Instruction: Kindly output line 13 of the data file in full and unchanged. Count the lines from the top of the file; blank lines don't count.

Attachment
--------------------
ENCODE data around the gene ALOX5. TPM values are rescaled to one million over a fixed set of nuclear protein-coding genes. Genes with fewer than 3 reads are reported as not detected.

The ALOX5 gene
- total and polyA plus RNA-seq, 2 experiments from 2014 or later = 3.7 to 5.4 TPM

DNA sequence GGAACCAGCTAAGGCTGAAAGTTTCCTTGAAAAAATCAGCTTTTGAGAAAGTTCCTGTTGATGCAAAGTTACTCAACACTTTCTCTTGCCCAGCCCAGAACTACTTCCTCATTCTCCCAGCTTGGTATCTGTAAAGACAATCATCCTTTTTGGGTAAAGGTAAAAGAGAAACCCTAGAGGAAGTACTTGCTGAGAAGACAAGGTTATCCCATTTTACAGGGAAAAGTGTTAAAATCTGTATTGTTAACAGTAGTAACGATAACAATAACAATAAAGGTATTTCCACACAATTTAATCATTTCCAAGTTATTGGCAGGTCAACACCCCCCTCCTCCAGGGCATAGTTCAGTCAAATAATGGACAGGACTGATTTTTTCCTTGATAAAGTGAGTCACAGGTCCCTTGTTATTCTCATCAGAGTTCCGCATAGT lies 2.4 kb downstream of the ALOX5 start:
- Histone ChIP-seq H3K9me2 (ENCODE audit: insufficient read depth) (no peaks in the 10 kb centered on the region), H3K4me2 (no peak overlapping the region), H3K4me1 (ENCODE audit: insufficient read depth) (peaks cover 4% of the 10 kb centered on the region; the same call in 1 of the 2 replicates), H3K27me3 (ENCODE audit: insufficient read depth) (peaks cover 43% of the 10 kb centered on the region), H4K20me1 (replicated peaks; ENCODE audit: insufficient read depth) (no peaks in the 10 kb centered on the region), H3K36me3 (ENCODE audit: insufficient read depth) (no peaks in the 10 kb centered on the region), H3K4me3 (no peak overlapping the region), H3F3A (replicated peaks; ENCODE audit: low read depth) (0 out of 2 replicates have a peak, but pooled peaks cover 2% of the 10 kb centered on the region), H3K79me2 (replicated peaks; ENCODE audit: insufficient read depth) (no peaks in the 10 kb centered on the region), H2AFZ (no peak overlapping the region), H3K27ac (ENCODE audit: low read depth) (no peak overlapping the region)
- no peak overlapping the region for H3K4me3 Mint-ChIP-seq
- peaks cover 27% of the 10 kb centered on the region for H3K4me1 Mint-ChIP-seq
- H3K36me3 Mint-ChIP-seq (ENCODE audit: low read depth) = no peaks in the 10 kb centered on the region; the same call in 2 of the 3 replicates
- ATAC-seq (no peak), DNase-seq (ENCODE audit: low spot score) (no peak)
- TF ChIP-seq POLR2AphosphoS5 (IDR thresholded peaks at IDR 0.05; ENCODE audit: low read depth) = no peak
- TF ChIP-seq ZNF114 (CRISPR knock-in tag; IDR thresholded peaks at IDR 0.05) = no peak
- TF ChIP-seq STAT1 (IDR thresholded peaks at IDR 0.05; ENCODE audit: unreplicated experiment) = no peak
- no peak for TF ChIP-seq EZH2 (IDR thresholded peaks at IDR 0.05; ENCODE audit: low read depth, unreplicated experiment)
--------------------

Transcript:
- no peak for TF ChIP-seq EZH2 (IDR thresholded peaks at IDR 0.05; ENCODE audit: low read depth, unreplicated experiment)